When Cranberry Library director Leslie Pallotta heard about a local effort to collect and donate children's books as a way to memorialize the first-graders who were killed in last month's massacre in Connecticut, she believed it was something the community could get behind.
She was right.
Within days of announcing the book drive, a large bin at the Rochester Road municipal center where the library is based was filled.
"Our donations have been very good. I'm not at all surprised," Ms. Pallotta said.
A Slippery Rock University assistant professor had the idea for the project when she heard a father talking about the loss of his child who had just learned to read and already was sharing her newly acquired knowledge with her younger siblings.
The professor thought of collecting and donating books in honor of the young readers who died in Newtown, Conn. The project immediately was undertaken by the Nonprofit Student Alliance at Slippery Rock.
As the effort was publicized, Ms. Pallotta said, she wanted to join in. The goal was established to collect as many new and gently used children's books -- especially those for early readers -- to be donated to the Butler County Head Start project for preschool youngsters.
"As a librarian, one of my missions in life is to get books into the hands of people. This is something we librarians just want to do. Then, reflecting on the little readers who were lost [in Connecticut,] well, this just seemed like the perfect way to remember them," she said.
Books are being collected through the end of January and then will be transferred to the Head Start program. A Valentine will be sent in early February to the Connecticut school, letting officials there know of the effort's success.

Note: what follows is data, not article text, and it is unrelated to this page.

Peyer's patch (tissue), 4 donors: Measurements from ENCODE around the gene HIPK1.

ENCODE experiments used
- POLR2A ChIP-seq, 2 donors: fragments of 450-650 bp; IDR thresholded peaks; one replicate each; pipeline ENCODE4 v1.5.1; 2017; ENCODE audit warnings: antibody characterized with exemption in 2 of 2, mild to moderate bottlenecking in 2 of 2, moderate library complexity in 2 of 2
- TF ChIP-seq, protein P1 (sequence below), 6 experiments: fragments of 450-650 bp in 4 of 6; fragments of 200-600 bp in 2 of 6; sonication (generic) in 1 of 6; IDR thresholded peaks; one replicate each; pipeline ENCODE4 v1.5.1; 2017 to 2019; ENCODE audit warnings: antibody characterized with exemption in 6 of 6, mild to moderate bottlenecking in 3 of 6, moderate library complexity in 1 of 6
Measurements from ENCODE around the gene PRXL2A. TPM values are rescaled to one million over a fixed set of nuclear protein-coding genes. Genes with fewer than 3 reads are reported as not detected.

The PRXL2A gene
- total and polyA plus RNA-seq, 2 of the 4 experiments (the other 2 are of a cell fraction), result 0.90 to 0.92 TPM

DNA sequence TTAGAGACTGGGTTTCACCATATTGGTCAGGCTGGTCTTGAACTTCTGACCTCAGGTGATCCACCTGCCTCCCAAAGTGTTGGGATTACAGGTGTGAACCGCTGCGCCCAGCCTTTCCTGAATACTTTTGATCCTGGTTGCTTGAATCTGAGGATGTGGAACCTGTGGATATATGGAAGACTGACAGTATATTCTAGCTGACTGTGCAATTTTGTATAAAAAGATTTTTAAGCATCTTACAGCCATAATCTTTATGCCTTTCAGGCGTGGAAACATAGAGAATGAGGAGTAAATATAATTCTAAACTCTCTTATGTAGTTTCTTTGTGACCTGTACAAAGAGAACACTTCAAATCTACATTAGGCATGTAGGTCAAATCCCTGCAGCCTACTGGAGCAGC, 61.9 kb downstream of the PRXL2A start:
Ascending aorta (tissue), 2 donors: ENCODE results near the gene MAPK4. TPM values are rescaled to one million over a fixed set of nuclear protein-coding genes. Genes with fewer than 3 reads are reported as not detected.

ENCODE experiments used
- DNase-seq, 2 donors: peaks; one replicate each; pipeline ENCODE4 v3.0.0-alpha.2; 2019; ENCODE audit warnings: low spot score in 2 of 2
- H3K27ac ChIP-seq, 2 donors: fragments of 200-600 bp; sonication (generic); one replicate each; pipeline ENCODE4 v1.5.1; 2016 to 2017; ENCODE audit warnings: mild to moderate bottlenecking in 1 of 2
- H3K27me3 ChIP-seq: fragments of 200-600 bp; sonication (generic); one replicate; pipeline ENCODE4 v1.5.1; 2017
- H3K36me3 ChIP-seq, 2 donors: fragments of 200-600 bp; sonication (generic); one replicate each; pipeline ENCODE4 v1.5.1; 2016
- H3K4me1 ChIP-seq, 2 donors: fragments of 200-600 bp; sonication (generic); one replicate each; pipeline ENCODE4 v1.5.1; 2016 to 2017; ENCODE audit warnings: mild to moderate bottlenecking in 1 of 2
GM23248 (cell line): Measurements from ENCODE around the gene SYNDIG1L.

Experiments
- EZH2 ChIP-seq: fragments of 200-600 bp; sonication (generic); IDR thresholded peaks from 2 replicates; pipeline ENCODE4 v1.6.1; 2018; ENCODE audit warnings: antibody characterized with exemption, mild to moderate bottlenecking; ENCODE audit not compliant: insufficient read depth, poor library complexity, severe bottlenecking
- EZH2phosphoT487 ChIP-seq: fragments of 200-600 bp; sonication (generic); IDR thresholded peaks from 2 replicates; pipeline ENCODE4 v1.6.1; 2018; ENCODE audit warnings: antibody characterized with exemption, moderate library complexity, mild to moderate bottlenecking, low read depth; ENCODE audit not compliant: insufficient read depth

Ms. Pallotta said the Head Start program, with 510 participants, tries to give each child a book three times annually. Though the Cranberry Library did not set an explicit goal for the ongoing collection, she said she wouldn't be surprised if 1,500 books were collected -- enough to meet the Head Start program's needs for this year.
The collection bin was placed outside the library Dec. 27 and was full six days later in response to a Facebook message: "Each and every one of us was once a child just learning to read. We share common memories of snuggling on a loved one's lap, or having someone snuggle on ours, with our favorite story book. Learning to read is more than letters and words. It is about persistence, support, endearing moments and the amazing pride when you can finally do it! We invite you to join Cranberry Public Library in honoring the children and teachers of Sandy Hook Elementary School by participating in the We Can Read! Project created by the Nonprofit Student Alliance at Slippery Rock University."
In addition to sending a Valentine to the Sandy Hook Elementary School in Connecticut, the alliance will make its first distribution of books to Head Start children in Butler County for Valentine's Day.neigh_north
Karen Kane: firstname.lastname@example.org or 724-772-9180.